Fisheries expect 10% annual growth

HCM CITY — The country’s aquaculture industry aims to achieve annual growth of 8-10 per cent until 2015, with export revenue estimated to reach US$6.7billion by 2015 and $8billion by 2020.

Speaking at a conference yesterday in HCM City, the former deputy Minister of Fishery, Nguyen Thi Hong Minh, said the Viet Nam Fishery Export Development Plan called for the country to develop the fishery sector into a large-scale production sector with high global competitiveness.

By 2015, fishery materials for processing exports is expected to reach 3.2-3.5 million tonnes, 2.5-2.6 million tonnes of which will come from local production and the remaining from imports, according to the plan.

In addition, by 2020, all export-processing establishments will meet international regulations on food and environment.

All processing firms will take part in production chains and carry out traces on the product’s source.

The industry will also focus on developing the processing industry to raise product value and improve the competitiveness of Vietnamese fishery products.

To achieve the target, the sector plans to maintain the area for tiger prawns and tra catfish farming, as well as improve farming technology to prevent disease and invest more on irrigation systems.

All shrimp and tra fish farms will meet the Best Aquaculture Practices standards or Good Agricultural Practices. Origin of the fish will be able to be traced.

In addition, the sector will increase production of seafood products that have high export potential, including anabas, scallops and crab.

The sector also aims to maintain output for marine capture at about 2 million tonnes per year, of which 490,000 tonnes will be used for processing exports.

It will also invest in post-harvest technology to raise value and quality.

Export markets

In the coming years, besides seeking new export markets, the industry would maintain the key export markets of the EU, Japan and the US, Minh said.

“The Middle East, North Africa, South Africa and western China are also markets with high potential,” said Nguyen Viet Manh from General Department of Seafood.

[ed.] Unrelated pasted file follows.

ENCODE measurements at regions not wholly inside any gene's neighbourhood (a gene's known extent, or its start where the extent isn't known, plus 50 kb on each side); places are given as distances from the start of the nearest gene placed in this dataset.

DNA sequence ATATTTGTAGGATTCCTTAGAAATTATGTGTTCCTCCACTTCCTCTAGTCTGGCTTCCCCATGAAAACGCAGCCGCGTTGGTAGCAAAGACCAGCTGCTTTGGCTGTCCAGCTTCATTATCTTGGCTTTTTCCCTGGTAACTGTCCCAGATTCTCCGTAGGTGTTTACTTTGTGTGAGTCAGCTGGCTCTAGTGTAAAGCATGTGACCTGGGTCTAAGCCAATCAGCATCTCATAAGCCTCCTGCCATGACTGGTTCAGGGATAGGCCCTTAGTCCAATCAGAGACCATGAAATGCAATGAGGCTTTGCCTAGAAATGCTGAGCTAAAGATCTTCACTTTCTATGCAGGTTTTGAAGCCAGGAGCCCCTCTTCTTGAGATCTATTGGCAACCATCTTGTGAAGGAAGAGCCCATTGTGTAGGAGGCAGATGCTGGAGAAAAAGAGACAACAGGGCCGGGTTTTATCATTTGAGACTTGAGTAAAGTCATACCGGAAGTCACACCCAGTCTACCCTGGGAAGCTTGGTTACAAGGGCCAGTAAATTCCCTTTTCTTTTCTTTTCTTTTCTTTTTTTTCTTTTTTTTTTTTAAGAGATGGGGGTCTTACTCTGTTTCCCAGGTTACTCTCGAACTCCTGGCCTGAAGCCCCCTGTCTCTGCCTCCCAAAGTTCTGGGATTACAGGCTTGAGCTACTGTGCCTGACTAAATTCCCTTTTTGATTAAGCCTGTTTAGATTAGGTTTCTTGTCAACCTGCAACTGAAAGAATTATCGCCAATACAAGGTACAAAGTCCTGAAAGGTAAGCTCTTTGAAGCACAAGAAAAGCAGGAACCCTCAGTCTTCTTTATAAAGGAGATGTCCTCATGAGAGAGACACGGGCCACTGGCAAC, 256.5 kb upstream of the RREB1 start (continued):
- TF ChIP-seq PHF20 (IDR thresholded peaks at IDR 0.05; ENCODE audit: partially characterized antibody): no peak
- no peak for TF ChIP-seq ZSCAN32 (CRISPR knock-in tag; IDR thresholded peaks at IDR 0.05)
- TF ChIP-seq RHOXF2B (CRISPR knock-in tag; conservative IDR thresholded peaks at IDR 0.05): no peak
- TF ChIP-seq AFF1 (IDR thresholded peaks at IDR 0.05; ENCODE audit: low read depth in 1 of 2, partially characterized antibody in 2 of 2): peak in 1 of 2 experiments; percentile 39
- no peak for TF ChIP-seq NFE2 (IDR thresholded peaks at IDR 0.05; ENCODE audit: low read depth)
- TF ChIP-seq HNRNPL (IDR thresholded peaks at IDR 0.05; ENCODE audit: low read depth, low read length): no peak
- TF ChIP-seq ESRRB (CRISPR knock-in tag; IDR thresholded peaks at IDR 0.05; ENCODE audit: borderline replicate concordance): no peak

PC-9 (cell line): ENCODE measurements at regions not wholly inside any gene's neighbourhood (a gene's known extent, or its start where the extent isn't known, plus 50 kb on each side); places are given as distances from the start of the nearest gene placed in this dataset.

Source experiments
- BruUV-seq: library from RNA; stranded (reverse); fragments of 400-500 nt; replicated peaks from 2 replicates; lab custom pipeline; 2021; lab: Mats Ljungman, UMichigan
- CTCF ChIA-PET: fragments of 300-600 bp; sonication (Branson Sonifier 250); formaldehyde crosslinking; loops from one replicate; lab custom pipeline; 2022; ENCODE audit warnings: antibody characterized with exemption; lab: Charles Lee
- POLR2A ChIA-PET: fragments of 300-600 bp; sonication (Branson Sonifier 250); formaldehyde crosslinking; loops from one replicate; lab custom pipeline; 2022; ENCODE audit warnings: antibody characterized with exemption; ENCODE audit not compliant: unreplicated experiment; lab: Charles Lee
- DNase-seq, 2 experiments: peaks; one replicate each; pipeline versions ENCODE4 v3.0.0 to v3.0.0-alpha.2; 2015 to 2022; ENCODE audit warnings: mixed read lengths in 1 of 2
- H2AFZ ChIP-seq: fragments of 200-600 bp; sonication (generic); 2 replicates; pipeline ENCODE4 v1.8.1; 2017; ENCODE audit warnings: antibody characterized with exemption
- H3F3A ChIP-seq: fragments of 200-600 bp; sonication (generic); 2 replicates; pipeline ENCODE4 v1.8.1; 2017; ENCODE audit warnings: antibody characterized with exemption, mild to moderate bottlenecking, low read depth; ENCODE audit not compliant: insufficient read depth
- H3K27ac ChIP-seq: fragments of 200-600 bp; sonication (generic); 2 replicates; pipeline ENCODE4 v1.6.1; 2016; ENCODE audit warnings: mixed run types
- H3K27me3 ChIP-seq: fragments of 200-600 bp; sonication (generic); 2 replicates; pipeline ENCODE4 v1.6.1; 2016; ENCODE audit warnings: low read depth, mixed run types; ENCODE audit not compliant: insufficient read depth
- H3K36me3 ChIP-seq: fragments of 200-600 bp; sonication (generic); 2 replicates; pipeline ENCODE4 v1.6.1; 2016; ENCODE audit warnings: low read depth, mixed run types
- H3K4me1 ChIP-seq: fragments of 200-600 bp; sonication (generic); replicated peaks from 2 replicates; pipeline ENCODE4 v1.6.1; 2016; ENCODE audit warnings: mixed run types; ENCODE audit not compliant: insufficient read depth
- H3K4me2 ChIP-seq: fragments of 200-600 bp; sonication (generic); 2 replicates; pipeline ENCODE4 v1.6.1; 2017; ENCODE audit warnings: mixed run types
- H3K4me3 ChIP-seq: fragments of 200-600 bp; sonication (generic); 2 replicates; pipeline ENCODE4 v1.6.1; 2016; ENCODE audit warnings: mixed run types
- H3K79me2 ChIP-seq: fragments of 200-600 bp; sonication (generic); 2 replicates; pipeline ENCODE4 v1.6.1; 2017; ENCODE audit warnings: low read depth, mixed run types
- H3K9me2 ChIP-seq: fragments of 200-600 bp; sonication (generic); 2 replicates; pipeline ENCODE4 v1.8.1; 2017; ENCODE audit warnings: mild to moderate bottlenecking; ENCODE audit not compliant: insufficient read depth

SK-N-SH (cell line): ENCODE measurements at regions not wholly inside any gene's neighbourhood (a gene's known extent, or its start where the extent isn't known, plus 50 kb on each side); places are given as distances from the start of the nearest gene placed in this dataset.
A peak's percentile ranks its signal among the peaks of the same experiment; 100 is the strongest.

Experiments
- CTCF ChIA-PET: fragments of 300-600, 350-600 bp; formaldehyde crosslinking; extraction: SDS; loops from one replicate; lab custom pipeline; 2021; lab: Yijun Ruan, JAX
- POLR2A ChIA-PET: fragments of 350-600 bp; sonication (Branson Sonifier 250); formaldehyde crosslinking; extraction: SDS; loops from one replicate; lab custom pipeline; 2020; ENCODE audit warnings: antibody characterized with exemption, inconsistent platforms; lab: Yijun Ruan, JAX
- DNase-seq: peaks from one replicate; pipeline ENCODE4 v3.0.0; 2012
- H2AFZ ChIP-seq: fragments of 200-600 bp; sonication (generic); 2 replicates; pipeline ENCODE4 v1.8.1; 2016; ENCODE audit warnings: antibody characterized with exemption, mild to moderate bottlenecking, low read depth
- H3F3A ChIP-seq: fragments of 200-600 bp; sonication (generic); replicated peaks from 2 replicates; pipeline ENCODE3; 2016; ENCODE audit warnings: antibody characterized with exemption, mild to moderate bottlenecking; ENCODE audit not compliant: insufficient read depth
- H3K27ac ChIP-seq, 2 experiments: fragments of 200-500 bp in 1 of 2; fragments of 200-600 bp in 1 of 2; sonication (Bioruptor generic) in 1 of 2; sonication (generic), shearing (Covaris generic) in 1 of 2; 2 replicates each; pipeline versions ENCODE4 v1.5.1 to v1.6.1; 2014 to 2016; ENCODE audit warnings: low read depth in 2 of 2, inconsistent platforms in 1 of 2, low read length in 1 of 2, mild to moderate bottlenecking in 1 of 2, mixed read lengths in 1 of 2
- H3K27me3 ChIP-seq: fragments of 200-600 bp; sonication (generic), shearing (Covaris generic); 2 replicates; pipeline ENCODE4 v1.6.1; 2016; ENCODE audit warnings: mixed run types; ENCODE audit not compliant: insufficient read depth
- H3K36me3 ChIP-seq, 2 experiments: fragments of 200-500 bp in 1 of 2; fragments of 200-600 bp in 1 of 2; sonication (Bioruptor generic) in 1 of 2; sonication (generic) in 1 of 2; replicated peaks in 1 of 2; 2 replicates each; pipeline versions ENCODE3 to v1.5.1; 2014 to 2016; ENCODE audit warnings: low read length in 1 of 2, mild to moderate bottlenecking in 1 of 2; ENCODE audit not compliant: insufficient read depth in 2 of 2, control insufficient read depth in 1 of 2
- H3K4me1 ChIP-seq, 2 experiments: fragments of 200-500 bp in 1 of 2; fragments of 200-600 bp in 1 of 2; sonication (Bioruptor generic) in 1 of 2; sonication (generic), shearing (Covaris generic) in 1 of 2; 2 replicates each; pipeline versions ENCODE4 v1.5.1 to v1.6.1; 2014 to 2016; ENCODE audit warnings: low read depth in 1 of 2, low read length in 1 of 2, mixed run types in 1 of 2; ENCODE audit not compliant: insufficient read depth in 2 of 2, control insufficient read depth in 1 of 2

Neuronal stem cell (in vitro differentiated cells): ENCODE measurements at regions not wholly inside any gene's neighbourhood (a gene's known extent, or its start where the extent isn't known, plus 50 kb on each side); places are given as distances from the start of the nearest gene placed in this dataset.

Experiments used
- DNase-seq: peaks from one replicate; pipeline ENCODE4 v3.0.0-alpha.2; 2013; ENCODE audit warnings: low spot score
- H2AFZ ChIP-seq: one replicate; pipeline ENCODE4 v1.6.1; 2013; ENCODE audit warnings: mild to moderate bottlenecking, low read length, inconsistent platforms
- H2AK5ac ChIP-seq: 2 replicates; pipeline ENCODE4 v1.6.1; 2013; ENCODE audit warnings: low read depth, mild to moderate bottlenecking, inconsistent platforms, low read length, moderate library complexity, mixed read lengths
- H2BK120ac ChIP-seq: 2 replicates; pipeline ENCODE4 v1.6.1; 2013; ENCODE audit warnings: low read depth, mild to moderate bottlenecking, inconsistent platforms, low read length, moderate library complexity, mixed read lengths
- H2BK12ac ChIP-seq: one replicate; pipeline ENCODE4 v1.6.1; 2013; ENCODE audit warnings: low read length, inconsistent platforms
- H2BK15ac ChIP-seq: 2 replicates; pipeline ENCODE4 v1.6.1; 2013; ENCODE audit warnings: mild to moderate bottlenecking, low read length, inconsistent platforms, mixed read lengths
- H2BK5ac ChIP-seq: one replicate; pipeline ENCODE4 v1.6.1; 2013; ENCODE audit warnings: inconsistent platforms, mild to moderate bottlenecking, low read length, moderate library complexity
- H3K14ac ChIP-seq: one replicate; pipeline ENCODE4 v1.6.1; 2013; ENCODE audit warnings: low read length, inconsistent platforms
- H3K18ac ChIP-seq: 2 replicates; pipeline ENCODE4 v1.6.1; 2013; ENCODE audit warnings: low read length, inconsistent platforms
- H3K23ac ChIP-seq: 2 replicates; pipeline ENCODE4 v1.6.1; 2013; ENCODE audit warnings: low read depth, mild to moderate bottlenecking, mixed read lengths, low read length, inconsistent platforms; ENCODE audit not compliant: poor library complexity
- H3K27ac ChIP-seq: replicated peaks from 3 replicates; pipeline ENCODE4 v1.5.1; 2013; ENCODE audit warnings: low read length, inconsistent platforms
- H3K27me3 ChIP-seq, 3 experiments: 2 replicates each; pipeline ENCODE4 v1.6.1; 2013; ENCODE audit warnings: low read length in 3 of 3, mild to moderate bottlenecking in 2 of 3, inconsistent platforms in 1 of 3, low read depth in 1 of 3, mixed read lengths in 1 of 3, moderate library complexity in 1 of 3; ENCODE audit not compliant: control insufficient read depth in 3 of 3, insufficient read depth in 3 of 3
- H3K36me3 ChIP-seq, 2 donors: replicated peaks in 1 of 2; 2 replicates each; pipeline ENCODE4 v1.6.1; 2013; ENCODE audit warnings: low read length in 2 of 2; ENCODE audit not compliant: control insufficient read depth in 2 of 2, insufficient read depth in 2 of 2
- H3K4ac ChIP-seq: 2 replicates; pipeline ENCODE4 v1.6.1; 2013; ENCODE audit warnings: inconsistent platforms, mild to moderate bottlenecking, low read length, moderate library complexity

He also urged local firms to diversify their products in an effort to meet increasing demand from customers both in and outside the country.

Tran Thi Dung from the Institute of Fisheries Economics and Planning said the world seafood consumption per capita was estimated to increase by 0.4 per cent per year, creating big opportunities for local seafood exporters to increase exports.

However, the increasing imposition of technical and trade barriers to protect local production of importing countries would cause many difficulties for seafood export firms, she said.

Luong Le Phuong, deputy minister of Agriculture and Rural Development, said the fishery sector recorded remarkable achievement in the past years, bringing to the country billions in foreign currency from exports every year.

The sector had great potential to continue its current growth, but there were a number of challenges ahead to achieve sustainable growth for the sector, he said.

A lack of co-operation led to unhealthy competition among fishery enterprises and fraudulent practices reduced quality and harmed the prestige of Vietnamese fishery products in foreign markets.

Many delegates complained that State management policies to develop the sector focused on quantity rather than quality or depth.

They also asked the government to review policies that conflict and apply stricter fines or penalties to prevent fraudulent practices to deter habitual violators of the law. — VNS


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